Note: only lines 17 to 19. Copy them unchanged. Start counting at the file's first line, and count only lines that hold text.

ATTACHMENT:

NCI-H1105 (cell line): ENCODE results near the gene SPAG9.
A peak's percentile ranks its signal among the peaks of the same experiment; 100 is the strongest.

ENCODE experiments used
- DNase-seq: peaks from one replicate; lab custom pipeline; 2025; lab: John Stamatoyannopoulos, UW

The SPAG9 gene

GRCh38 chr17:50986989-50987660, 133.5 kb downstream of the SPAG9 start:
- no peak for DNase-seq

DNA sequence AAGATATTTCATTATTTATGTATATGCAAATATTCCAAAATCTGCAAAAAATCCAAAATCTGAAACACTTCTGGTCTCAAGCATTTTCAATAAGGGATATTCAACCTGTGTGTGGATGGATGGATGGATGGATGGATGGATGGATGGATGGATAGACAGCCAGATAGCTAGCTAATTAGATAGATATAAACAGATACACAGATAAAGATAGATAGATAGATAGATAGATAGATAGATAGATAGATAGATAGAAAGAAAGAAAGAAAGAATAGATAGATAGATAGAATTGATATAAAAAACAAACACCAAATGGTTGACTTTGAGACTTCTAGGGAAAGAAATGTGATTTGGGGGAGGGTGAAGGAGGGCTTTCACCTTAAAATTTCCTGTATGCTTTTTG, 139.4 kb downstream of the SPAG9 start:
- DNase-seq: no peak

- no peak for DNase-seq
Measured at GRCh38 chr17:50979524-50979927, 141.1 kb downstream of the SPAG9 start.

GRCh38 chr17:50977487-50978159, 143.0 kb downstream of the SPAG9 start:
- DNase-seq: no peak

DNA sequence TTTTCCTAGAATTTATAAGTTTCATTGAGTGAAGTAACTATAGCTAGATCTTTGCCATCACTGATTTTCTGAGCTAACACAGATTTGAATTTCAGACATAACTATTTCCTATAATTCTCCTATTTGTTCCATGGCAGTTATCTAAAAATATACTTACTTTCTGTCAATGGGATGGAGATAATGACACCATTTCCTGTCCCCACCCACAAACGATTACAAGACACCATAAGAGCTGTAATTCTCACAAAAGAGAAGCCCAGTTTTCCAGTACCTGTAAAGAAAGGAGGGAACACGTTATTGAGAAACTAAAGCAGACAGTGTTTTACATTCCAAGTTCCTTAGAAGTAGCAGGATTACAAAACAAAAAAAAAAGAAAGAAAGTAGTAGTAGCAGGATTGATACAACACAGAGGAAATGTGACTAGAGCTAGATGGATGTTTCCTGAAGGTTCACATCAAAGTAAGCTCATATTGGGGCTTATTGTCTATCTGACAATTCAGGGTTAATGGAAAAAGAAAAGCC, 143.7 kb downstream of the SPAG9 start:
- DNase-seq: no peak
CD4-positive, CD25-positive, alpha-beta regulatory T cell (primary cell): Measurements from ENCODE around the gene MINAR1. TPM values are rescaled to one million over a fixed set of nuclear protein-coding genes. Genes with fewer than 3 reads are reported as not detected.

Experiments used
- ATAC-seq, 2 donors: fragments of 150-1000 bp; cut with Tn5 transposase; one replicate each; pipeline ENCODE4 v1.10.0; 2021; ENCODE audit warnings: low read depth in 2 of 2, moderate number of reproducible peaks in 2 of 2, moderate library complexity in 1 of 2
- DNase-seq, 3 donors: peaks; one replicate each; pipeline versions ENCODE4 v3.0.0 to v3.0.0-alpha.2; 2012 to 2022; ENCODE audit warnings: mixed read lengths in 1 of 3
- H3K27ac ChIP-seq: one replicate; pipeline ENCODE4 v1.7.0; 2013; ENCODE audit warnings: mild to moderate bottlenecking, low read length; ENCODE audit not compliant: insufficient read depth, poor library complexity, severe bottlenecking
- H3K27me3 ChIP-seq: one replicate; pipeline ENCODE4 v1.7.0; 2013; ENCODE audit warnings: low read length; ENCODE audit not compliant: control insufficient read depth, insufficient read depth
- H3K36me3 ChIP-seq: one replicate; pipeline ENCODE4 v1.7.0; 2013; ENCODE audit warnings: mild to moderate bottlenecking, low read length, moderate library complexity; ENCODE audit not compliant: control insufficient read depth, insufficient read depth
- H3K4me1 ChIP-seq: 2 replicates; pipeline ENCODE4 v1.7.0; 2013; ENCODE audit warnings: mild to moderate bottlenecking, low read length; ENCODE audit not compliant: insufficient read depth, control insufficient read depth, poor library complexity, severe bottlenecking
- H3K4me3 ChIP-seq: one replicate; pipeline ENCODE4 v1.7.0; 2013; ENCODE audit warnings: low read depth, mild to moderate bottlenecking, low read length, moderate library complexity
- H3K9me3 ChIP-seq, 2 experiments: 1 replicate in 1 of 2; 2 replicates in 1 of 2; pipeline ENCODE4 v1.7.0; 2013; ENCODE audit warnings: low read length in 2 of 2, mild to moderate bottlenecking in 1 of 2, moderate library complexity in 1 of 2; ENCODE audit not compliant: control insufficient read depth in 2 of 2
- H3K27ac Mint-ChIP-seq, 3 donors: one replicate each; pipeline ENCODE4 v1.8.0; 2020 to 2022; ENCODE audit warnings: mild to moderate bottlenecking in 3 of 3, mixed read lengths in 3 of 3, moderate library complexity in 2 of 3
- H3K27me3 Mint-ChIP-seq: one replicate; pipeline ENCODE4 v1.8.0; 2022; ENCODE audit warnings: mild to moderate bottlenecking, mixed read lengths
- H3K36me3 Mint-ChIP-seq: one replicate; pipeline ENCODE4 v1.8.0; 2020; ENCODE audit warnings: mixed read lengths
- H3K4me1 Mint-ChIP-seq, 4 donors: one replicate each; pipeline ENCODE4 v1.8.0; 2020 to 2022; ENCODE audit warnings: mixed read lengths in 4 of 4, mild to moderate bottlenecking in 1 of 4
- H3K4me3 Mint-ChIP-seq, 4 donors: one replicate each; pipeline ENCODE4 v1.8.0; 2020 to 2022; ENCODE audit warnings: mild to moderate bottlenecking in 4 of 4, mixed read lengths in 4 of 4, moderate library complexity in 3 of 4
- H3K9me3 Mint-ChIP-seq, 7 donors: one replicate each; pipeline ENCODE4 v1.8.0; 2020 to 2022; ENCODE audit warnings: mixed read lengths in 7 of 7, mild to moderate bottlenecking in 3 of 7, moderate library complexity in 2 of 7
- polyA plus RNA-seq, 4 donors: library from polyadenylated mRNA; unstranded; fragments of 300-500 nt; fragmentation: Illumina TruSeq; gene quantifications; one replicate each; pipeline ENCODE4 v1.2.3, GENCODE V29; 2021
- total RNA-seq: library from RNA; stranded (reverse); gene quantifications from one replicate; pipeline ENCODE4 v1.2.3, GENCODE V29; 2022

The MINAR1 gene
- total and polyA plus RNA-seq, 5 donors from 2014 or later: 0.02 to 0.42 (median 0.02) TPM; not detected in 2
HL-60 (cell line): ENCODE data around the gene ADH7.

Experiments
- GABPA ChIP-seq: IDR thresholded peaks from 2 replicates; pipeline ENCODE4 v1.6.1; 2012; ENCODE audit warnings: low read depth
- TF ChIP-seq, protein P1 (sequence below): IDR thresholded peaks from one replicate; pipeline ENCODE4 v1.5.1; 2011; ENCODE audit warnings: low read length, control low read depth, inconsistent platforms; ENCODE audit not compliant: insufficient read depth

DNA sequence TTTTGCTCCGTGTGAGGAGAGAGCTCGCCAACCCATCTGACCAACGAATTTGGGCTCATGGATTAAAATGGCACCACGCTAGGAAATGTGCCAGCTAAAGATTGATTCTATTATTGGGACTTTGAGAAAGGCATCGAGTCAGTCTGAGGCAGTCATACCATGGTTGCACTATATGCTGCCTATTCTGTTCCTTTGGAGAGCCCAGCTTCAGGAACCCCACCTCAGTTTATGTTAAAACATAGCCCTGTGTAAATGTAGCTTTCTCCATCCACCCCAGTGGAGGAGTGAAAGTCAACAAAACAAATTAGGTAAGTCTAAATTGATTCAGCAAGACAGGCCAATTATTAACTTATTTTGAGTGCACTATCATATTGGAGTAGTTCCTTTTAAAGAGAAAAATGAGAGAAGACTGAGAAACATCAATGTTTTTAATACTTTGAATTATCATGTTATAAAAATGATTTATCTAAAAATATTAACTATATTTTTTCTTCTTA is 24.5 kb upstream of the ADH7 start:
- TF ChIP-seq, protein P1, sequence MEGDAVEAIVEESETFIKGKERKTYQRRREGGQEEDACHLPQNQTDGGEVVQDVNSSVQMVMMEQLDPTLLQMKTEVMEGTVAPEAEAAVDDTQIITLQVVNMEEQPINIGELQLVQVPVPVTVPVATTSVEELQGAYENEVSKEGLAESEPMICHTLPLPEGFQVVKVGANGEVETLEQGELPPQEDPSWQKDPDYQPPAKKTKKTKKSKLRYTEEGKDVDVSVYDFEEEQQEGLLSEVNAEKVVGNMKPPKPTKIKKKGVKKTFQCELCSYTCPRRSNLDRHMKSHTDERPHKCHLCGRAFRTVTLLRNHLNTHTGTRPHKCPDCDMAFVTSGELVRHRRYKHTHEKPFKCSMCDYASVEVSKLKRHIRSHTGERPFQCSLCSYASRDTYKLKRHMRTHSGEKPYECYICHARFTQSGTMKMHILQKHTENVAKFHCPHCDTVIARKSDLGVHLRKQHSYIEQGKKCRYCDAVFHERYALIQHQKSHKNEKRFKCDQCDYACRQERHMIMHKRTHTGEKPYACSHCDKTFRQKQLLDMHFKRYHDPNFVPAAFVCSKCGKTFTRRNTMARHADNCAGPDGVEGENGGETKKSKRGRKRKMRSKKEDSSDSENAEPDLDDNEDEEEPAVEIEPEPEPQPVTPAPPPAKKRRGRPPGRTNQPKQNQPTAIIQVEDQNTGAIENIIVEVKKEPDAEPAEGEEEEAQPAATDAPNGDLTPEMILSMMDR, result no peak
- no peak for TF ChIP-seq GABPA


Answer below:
Experiments used
- ATAC-seq, 2 donors: fragments of 150-1000 bp; cut with Tn5 transposase; one replicate each; pipeline ENCODE4 v1.10.0; 2021; ENCODE audit warnings: low read depth in 2 of 2, moderate number of reproducible peaks in 2 of 2, moderate library complexity in 1 of 2
- DNase-seq, 3 donors: peaks; one replicate each; pipeline versions ENCODE4 v3.0.0 to v3.0.0-alpha.2; 2012 to 2022; ENCODE audit warnings: mixed read lengths in 1 of 3